Cable” and “No Diablo,” from Similar Skin. “Something we could go in and get quickly,” according to
Brendan.

“Bad Friday,” a song the band debuted live in Denver the previous New Year’s Eve and “Comma Later,”
a song described by Rolling Stone as “smooth R&B menace with Jeff Beck-styled lead guitar” – was
another recent original, recalling the Rock and Roll Hall of Famer’s Wired album was also recorded at
Abbey Road under its cathedral-high ceiling.

“It makes one note just fold over and over again, coming back around,” marveled guitarist/ vocalist Jake
Cinninger, who ventured into the original microphone closet, where he discovered all the Neumann and
Telefunken mics The Beatles used still in pristine condition. “You can hear the echo in the room. The
notes keep singing operatically.”

“Glory,” “Eat” and “Out of Order” were three set-list regulars that had never been recorded for a studio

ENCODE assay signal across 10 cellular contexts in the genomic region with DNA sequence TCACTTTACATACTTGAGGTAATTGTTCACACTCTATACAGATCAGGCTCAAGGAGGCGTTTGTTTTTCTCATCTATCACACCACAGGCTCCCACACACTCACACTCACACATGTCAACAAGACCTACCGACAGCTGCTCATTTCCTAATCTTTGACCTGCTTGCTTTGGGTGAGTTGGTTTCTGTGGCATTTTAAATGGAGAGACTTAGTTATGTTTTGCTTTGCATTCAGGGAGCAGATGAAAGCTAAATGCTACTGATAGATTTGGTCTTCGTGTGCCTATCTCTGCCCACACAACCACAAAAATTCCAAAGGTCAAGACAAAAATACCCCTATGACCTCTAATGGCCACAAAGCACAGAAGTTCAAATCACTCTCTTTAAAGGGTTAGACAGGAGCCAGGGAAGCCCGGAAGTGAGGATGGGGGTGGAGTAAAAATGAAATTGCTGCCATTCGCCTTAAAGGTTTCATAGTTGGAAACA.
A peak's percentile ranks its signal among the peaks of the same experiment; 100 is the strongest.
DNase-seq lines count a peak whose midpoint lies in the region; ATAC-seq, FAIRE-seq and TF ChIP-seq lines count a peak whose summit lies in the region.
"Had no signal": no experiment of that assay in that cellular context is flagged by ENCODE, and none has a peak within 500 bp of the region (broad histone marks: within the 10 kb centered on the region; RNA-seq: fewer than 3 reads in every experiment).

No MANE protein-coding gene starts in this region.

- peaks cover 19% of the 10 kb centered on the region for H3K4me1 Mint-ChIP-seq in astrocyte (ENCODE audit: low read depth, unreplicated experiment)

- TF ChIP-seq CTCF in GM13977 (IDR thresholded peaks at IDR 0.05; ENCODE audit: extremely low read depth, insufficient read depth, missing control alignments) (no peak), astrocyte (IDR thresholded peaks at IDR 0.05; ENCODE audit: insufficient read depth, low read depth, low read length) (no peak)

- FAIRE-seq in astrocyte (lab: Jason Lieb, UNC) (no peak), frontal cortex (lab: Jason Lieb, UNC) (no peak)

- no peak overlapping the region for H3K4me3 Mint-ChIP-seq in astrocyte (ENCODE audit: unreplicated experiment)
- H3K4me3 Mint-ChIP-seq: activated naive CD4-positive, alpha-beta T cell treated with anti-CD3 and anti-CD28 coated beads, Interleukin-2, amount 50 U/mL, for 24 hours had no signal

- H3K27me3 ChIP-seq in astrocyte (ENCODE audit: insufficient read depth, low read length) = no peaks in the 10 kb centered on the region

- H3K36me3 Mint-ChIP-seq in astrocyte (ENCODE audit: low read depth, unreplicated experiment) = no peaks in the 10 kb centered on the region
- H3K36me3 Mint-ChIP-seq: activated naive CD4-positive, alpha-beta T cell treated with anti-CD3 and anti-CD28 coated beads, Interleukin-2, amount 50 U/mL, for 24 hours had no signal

release. With time still left on the clock, the band decided to cut The Beatles’ “(I Want You) She’s So
Heavy,” for their own entertainment, but ultimately ending up including on the album.
Twelve hours after first setting foot in Abbey Road Studios, just before midnight, Umphrey’s McGee left
the historic room with their own new album, The London Session, what Rolling Stone dubs “a historical
primer, an evolution story inside 51 minutes.”

“You’re looking at 17 years of change,” says Bayliss. “We managed to capture a good representation of
our spectrum.”

Umphrey’s McGee are more than just a rock band – through nearly two decades, they have proven to be
on the cutting-edge of both music and technology, super-serving their fans through a community that